Cigar smoking became popular in the United States after the Revolutionary War and was wildly popular during the Civil War. Think of the photographs of Ulysses S. Grant chomping on a cigar. He was a notorious lifelong cigar-smoker. Israel Putnam who lived in Connecticut is credited with introducing cigars, as we know them, to our country. He lived in the Pomfret/Brooklyn area of Connecticut. He distinguished himself in the Battle of Bunker Hill and as a major general under George Washington. Before that, in 1762, he brought back cigars and tobacco seeds from Havana while soldiering in the British Expedition against Cuba. Because of him, many cigars were made and sold locally in the 18th and 19th centuries.
As the tobacco industry increased, it became popular to bundle cigars in groups of six to 50 with a colorful silk ribbon imprinted with the cigar brand’s name. It was a good way to package the cigars and also to advertise a particular brand. The practice was started in Cuba and became industry-wide in America in the 1880s. Gerard Petrone claims that the first cigar ribbon factory in the United States was established in New York City in 1868. By 1900, around 350,000 cigar brands were available in the United States.
The silk ribbons were prized objects in the collecting mania that began with the leisure classes in the late 1800s. The craze for advertising novelties like the cigar silk ribbons was sparked by the distribution of manufacturers’ trading cards at the 1876 Philadelphia Exposition. A brisk trade in cigar ribbons developed from around 1875 to 1911 among women who sewed. Instructions for making pillows, quilts and tablecloths from cigar silk ribbons appeared in magazines like Housekeeping. Crazy quilts, log cabin and fan patterns were popular quilts made with the ribbons. Photographs of winning pillows made from them appeared in the Ladies’ Home Journal in September 1900. The Clarke Museum in Eureka, California even has a dress made from the ribbons, although the date of its manufacture is unknown.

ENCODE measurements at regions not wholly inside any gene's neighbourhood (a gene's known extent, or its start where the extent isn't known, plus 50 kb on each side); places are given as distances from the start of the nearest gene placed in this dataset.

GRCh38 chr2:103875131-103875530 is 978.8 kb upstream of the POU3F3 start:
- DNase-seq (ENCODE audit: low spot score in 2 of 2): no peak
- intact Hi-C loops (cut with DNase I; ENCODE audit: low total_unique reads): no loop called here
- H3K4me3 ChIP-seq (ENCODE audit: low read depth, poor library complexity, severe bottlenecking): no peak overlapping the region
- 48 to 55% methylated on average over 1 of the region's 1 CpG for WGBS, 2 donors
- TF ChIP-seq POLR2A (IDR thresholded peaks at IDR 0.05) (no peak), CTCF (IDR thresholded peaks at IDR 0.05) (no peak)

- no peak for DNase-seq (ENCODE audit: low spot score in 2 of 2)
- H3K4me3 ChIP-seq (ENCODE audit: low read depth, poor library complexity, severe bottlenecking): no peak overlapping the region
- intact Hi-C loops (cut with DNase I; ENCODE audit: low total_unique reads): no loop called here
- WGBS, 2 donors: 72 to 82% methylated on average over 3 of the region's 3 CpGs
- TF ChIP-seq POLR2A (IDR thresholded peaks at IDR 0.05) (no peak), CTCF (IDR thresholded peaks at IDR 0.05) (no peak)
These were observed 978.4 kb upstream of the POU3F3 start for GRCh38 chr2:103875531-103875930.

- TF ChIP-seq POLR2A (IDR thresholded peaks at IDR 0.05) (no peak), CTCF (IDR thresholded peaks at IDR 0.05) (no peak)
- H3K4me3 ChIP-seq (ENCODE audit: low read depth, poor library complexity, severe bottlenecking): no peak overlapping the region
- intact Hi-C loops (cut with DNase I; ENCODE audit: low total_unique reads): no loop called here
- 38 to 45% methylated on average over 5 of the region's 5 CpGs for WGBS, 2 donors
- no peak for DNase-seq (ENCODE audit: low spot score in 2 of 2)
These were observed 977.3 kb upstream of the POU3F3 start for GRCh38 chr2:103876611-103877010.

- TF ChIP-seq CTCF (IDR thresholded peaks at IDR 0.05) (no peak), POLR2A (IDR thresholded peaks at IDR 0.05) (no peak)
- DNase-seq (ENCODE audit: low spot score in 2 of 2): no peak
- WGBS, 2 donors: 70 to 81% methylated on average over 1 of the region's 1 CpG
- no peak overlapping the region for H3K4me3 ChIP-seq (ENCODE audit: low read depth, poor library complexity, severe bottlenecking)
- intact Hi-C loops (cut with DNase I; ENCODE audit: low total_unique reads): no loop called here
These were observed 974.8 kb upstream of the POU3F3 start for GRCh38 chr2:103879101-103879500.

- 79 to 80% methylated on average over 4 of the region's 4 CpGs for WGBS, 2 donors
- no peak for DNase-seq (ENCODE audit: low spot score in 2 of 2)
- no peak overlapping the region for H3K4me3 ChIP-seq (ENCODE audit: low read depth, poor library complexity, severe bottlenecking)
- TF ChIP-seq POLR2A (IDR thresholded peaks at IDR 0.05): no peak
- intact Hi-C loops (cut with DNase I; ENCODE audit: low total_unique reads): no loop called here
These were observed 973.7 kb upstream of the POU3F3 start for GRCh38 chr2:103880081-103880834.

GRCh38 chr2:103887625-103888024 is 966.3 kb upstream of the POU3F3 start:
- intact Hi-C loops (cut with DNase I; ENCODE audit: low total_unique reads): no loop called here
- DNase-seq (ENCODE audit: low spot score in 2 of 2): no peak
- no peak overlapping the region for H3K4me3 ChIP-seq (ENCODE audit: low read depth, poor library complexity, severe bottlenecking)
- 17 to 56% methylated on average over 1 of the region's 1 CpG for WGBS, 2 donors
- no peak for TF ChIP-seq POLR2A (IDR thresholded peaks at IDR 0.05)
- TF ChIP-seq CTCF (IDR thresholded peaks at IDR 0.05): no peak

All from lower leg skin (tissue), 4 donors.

The cigar silk ribbon craze slowed when manufacturers began encircling individual cigars with paper bands instead of bundling them in bulk. Also, at the turn of the century, cigarettes began eclipsing cigars in popularity. Cigarette manufacturers had already begun inserting trading cards, some featuring baseball players which were presumably collected by men. To attract more sales and women smokers, cigarette manufacturers turned to textiles. Small, beautifully illustrated pictures on silk or sateen or flannel squares imprinted with oriental and Navajo designs were inserted in the packs of cigarettes. Premium coupons were also inserted to be redeemed for larger textiles such as dollhouse rugs or appliques.
The tobacco novelties craze was short-lived. Most of the tobacco novelties were abandoned at the advent of World War I. Tobacco companies no longer needed to put in expensive free inserts into packages to sell their cigarettes. They had an army of men who were sent cigarettes in the trenches of World War I. Those who came home were addicted to nicotine.
The King House has a small display of cigar silk ribbons.